VOD film review: While We’re Young
Ivan Radford | On 28, Jul 2015
Director: Noah Baumbach
Cast: Ben Stiller, Naomi Watts, Adam Driver, Amanda Seyfried
Watch While We’re Young online in the UK: Amazon Prime / iTunes / Amazon Video / TalkTalk TV / Google Play
Growing up isn’t easy. That seems to be the message to take home from all of Noah Baumbach’s films, no matter what age you are. Whether kids going through a divorce (The Squid and the Whale), a woman coming to terms with her younger sister’s marriage (Margot at the Wedding), or students in a post-graduation haze, everyone is dragged through life kicking and screaming. After the joyous Frances Ha, which was full of the free-spirited optimism of a 20-something finding herself, While We’re Young marks a return to Baumbach’s more familiar territory of humour laced with a downbeat edge.
Ben Stiller and Naomi Watts play Josh and Cornelia, whose marriage has descended into stale routine. Josh, a documentary maker, now lectures at a local university, while trying to finish a labour of love – a project that has been going for over six years. “It’s really about America,” he sums up, limply, in a dazzlingly awful pitch to a potential backer.
But one day, he meets Jamie (Adam Driver), a young film-maker with ambitions to make his own movies, and his partner, Darby (Amanda Seyfred). She makes ice cream. This energetic couple start to rub off on the older pair; soon, Josh and Cornelia stop hanging out with people their own age and start attending drug-taking ceremonies and agreeing to collaborate with their new friends on a group project.
The result is an astute study of the gulf that age can open up. Baumbach observes it with cringe-worthy comedy and outbursts of emotion, wryly picking up on the paradox of modernisation. Josh and Cornelia live their lives through the latest technology, from Netflix and MP3s to Google. Jamie and Darby, on the other hand, have a fashionable love of all things retro, listening to vinyls and making coffee tables from bits of scrap. When something they can’t remember comes up in conversation, the older couple search on their phones to find out. The younger couple sit there, happy not knowing; a moment of brilliantly uncomfortable serenity.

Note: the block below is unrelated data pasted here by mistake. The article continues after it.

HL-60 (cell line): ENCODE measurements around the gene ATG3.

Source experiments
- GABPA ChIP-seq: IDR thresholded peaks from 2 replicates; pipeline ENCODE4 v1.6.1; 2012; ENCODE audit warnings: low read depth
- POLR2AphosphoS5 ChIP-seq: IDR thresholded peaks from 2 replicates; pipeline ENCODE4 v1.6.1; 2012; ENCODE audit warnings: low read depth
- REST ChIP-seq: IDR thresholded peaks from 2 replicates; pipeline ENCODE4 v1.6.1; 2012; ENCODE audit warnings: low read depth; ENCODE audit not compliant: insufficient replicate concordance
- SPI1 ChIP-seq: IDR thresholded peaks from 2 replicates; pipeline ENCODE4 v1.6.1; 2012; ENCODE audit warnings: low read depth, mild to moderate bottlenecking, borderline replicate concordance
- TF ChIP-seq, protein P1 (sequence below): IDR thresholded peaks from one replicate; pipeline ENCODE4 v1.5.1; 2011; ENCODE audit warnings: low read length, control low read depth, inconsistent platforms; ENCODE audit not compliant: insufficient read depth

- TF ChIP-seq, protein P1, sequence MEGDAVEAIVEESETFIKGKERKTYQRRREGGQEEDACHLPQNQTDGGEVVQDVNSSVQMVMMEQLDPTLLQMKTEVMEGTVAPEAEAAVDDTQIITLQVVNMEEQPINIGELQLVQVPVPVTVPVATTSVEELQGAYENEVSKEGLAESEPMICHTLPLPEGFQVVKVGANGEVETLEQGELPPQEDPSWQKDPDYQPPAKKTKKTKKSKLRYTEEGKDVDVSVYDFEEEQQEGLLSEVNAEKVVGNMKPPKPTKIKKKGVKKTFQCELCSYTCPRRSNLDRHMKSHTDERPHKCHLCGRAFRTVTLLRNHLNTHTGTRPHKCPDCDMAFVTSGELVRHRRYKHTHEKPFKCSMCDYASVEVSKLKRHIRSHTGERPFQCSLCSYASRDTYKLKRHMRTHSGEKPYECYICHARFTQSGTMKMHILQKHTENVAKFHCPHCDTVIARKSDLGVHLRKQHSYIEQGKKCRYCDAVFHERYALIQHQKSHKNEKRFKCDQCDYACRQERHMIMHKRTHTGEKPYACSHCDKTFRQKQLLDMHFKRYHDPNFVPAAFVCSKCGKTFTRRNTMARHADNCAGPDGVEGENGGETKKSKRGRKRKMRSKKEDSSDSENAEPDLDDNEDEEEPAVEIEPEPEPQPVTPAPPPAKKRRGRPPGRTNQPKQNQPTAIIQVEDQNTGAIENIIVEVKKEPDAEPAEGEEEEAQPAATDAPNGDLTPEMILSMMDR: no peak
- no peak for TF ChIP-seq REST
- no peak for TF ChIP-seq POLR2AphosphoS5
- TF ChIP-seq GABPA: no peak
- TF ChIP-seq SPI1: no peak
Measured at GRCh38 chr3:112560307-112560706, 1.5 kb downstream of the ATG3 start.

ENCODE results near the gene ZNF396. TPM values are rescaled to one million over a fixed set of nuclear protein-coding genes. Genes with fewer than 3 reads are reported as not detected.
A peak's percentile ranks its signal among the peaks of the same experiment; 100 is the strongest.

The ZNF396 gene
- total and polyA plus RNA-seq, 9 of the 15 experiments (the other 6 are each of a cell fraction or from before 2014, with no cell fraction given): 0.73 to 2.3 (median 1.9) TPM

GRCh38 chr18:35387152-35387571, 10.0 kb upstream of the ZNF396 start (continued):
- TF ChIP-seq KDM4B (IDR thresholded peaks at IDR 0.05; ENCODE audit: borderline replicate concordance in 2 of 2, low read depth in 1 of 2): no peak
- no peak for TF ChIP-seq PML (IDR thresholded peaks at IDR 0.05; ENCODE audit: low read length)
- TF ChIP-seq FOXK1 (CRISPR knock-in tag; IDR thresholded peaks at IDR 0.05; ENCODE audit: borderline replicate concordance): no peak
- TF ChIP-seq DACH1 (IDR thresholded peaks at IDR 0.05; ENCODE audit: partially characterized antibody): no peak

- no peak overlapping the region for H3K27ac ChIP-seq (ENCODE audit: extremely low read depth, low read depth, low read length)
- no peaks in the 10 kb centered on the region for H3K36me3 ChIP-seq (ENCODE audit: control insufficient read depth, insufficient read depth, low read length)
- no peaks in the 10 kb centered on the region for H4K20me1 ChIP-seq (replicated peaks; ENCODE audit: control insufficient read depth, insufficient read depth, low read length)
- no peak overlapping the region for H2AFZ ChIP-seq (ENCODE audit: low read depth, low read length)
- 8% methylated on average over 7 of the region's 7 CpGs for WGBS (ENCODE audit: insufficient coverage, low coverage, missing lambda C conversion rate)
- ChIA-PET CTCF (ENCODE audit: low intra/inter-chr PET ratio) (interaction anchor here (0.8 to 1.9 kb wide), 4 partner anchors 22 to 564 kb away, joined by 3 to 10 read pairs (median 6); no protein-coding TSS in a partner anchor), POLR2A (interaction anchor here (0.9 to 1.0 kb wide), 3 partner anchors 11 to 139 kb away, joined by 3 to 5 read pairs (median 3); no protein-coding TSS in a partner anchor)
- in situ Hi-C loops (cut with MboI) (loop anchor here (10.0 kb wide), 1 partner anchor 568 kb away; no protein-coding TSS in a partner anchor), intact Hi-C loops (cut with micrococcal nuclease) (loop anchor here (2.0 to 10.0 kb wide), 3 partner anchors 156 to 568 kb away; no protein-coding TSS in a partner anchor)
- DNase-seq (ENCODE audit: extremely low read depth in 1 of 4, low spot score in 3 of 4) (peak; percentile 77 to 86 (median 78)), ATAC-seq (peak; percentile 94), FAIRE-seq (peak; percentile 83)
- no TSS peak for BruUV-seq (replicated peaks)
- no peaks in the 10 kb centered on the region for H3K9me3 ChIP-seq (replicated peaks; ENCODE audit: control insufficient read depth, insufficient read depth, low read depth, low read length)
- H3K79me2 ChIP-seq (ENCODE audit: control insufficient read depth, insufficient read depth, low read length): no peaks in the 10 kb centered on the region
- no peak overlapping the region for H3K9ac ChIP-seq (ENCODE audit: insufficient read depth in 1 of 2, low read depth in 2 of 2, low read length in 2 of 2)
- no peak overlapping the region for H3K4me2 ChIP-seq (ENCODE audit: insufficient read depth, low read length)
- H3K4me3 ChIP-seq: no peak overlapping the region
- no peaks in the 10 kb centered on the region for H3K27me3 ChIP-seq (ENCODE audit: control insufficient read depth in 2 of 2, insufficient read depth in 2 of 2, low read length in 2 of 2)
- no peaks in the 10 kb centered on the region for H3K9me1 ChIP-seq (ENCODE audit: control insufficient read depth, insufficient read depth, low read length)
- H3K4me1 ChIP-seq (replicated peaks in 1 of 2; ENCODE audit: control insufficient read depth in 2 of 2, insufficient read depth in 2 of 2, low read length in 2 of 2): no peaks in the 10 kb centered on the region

Adam Driver is perfect as Jamie, his smarmy smile somewhere between smug and sincere, as he calls Josh “Joshy”. The understated Stiller, meanwhile, has rarely been better as the angsty director, still struggling to work out what he’s doing with his life, while exasperated that half of it’s already gone. Their jostling through existence is echoed through their work; the gradual evolution of documentary from objective observation to Catfish-style manipulation prompts the debate about what classes as fiction and what classes as non-fiction, views that conceal a careerist streak common to both men.
More impressive, though, is the way that the female characters emerge from these shadows; Darby becomes increasingly sympathetic, as the glow of youth fades, while Watts delivers a masterclass in pathos and comedy as the childless spouse, as equally out of place at a hip-hop dance party as she is surrounded by her baby-carrying friends.
Throughout, Noah smartly presents this generational divide with sympathy for both sides. Josh and Cordelia are the protagonists, ensuring that we identify with their weary exposition of this seemingly careless new wave of people (no one uses the word “hipster”), but While We’re Young allows the anxious elders plenty of space to skewer themselves. Even the title is full of the upbeat energy of youth, as well as tinged with the glib negativity of age.
“Fiction is about me, documentary is about you,” insists Josh during one heated debate. Baumbach’s work has always seemed to lean towards himself, but after the channeling of another voice in Frances Ha (which tellingly felt like the work of a first-time director), this mature comedy of manners could well be his most grown-up – and universally accessible – piece yet.
While We’re Young is available to watch online on Amazon Prime Video as part of a Prime membership or a £5.99 monthly subscription.